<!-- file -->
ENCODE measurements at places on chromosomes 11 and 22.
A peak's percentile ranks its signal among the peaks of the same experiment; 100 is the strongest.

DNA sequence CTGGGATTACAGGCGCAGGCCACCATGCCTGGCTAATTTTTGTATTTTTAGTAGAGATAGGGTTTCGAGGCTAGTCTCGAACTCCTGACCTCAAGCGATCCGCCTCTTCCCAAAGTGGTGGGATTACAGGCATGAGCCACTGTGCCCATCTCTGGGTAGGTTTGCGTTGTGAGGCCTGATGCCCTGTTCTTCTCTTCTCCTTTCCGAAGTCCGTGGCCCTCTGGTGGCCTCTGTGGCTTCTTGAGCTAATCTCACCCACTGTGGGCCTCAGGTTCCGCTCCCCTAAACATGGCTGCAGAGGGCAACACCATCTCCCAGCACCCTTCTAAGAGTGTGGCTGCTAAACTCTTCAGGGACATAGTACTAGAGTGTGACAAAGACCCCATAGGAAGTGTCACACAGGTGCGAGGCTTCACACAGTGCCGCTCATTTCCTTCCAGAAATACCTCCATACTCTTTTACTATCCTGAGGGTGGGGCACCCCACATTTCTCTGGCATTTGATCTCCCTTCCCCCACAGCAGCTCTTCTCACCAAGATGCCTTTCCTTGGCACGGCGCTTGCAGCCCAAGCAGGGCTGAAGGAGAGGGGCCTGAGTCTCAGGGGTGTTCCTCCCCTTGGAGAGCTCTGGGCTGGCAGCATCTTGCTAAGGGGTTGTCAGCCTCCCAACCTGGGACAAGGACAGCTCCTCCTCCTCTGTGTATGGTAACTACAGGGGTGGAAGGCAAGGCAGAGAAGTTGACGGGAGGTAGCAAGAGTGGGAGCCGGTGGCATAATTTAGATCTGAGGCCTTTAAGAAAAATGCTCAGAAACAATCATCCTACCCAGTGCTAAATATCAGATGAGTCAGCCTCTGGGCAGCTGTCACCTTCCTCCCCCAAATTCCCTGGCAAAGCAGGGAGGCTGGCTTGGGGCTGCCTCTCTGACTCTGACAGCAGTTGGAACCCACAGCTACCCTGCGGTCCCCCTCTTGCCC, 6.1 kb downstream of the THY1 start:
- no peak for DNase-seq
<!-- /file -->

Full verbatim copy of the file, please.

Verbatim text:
ENCODE measurements at places on chromosomes 11 and 22.
A peak's percentile ranks its signal among the peaks of the same experiment; 100 is the strongest.

DNA sequence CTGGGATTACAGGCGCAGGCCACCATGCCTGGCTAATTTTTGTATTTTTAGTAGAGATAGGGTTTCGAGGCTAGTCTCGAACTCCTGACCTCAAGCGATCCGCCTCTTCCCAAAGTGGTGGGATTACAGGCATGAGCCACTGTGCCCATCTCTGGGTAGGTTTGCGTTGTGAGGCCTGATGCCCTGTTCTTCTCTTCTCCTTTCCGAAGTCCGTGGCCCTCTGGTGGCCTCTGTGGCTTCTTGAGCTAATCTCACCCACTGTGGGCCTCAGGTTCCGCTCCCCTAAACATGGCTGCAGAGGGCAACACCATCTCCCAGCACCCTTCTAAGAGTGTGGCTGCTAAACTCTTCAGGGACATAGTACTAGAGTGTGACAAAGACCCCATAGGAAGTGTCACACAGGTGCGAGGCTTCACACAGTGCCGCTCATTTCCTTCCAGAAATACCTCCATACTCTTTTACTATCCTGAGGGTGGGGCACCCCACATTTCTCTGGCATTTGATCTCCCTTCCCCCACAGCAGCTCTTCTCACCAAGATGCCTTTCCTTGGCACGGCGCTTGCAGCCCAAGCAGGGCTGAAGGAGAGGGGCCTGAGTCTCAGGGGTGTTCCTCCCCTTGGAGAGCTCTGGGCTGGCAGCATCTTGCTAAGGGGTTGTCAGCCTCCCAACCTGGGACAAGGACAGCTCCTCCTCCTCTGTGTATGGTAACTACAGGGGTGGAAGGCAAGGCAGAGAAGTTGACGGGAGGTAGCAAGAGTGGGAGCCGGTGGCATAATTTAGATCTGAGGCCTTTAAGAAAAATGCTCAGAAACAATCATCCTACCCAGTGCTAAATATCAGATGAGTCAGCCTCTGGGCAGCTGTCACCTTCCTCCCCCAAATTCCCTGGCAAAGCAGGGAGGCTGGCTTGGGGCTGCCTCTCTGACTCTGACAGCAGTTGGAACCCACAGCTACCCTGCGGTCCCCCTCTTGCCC, 6.1 kb downstream of the THY1 start:
- no peak for DNase-seq